“Ahead in the Count”
In the United States, almost half of adults (46.4 percent) will experience a mental illness during their lifetime making America the country with the highest rate of mental illness. Despite ongoing research, the predictors of mental health disorders are still evasive, even for the most common, like depression. While a nation’s wealth factor would seem to have an impact, it’s clear from the data that the relationship is complex. Ron Kessler, Ph.D., the Harvard researcher who headed much of the WHO’s mental health research, says that by and large people in less-developed countries are less depressed: After all, he says, when you’re literally trying to survive, who has time for depression? Americans, on the other hand, many of whom lead relatively comfortable lives, blow other nations away in the depression factor, leading some to suggest that depression is a “luxury disorder.”
In the U.S., only 41.1 percent of people with mental health disorders receive treatment. In other parts of the world, treatment is highly correlated with how developed the country is, and with how much of the country’s gross domestic product is spent on healthcare. Better treatment rates are generally seen in nations with universal healthcare, according to Kessler. In the U.S., he says, it’s not the lowest socioeconomic class that has trouble (they have Medicaid, which usually covers it), it’s the second-lowest socioeconomic group that can’t get care. While treatment rates have gone up in recent years (especially for pharmaceuticals), the rate of mental health disorders has not changed much.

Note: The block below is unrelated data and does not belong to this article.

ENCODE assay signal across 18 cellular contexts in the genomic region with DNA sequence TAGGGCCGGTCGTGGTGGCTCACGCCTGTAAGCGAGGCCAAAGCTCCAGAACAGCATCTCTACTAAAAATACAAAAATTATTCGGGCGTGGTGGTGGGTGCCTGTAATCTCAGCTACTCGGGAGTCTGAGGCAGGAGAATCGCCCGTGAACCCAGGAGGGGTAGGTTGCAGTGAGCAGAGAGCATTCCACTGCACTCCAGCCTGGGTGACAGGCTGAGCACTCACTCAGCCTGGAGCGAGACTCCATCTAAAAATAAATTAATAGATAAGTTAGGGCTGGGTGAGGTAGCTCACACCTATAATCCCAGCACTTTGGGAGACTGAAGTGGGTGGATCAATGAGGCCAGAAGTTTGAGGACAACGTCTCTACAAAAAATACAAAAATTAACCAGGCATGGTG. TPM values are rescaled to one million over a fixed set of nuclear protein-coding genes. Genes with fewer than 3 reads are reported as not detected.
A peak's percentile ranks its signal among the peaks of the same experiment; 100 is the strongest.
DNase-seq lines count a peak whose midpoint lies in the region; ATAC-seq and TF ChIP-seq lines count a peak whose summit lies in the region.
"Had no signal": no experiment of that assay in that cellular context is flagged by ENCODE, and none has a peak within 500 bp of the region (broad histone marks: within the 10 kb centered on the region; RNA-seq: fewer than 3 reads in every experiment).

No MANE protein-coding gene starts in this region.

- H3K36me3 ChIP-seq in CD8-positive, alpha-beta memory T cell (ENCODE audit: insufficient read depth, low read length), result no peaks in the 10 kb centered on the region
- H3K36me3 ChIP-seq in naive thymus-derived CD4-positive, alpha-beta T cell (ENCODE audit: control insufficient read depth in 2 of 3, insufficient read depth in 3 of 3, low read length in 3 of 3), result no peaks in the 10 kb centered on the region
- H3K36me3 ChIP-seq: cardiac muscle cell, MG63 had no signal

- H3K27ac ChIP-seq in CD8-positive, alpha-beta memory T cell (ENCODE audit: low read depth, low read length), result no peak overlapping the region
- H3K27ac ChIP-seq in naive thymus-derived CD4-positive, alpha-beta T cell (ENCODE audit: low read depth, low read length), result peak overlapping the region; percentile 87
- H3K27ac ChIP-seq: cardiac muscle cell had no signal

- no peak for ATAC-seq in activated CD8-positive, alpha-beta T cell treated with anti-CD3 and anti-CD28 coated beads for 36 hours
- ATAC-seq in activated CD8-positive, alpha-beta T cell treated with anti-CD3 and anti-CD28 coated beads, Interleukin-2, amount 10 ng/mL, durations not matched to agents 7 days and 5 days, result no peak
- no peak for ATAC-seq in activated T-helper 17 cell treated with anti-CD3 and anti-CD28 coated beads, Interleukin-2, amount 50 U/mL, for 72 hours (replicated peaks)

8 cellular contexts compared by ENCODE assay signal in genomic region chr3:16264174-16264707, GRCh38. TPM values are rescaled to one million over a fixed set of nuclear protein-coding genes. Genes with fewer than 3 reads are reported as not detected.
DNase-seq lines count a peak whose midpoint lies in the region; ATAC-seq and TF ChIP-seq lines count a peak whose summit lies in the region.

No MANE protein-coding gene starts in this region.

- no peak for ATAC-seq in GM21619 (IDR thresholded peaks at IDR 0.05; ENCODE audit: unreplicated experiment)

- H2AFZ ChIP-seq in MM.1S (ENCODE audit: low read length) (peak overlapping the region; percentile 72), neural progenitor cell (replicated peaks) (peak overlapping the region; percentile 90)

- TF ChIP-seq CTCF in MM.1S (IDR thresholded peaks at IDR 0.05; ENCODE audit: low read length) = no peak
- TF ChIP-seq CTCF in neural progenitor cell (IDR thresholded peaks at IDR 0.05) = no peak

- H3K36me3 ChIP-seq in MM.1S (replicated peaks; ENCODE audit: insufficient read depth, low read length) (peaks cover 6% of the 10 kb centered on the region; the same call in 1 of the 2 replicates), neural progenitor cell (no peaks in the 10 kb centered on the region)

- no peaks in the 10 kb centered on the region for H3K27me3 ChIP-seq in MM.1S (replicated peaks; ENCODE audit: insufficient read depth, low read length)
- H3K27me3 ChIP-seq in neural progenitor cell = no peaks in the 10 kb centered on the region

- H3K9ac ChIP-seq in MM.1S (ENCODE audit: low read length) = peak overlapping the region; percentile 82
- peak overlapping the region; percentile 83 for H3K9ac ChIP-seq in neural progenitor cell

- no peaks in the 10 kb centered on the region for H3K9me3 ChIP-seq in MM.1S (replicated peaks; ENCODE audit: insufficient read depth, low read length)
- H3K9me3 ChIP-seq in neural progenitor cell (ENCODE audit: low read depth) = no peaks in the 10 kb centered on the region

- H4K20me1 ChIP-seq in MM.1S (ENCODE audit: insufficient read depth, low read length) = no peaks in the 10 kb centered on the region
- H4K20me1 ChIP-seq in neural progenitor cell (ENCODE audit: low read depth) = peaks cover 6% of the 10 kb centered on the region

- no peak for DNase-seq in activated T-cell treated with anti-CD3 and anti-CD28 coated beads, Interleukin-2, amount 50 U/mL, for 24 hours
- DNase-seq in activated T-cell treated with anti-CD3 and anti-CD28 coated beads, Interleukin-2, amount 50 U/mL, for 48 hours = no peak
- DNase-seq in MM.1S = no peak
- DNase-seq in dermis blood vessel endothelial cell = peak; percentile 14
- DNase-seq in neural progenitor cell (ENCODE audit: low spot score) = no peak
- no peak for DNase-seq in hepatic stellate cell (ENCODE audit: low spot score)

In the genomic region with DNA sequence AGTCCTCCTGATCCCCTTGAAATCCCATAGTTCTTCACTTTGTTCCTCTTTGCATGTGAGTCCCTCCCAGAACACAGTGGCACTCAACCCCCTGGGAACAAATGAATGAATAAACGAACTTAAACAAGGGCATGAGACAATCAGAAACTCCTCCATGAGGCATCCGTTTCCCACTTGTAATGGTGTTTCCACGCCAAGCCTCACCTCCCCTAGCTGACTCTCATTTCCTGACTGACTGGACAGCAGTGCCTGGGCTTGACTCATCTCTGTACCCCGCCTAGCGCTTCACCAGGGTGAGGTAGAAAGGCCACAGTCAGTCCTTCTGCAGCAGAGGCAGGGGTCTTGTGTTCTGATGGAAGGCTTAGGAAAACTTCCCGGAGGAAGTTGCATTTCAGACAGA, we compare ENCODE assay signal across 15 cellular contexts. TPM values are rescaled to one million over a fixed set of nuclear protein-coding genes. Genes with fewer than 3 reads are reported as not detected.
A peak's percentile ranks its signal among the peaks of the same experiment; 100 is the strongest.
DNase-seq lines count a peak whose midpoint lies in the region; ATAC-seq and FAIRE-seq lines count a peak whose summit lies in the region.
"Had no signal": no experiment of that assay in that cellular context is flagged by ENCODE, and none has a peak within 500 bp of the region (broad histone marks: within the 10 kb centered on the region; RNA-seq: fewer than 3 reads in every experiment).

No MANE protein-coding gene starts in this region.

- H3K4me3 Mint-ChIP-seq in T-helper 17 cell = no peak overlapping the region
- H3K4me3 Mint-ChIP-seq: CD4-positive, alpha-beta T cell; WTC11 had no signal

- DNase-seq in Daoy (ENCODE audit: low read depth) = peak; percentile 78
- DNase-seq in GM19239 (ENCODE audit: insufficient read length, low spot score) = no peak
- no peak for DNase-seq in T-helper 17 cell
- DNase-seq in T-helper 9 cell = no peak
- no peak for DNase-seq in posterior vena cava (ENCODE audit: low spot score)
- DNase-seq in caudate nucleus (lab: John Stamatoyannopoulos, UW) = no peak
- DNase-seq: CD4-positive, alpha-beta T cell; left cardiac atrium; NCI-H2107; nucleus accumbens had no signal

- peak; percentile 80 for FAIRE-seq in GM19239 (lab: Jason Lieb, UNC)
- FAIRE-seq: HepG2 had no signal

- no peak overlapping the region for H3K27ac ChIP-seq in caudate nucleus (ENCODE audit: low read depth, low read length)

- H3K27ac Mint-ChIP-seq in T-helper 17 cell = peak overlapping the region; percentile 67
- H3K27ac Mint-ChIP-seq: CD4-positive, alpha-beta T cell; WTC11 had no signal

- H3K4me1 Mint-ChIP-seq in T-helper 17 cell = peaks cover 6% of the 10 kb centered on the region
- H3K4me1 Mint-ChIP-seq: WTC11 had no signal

The acceptance that mental illness is a disease like any other, that if often inherited and cannot be turned on and off at will, is one of the biggest challenges facing diagnosis and treatment. Another roadblock for treatment is insurance coverage (see “Intentional Walk”) which has prescribed coverage regardless of the patients individual needs.
“Ahead in the Count” is made from the yarn, string, and glue from inside of found baseball and mounted inside a wig stand. It measures 14” high x 6’ wide x 6” deep. In baseball the term ahead in the count refers to whether the batter or the pitcher has the advantage in balls to strikes.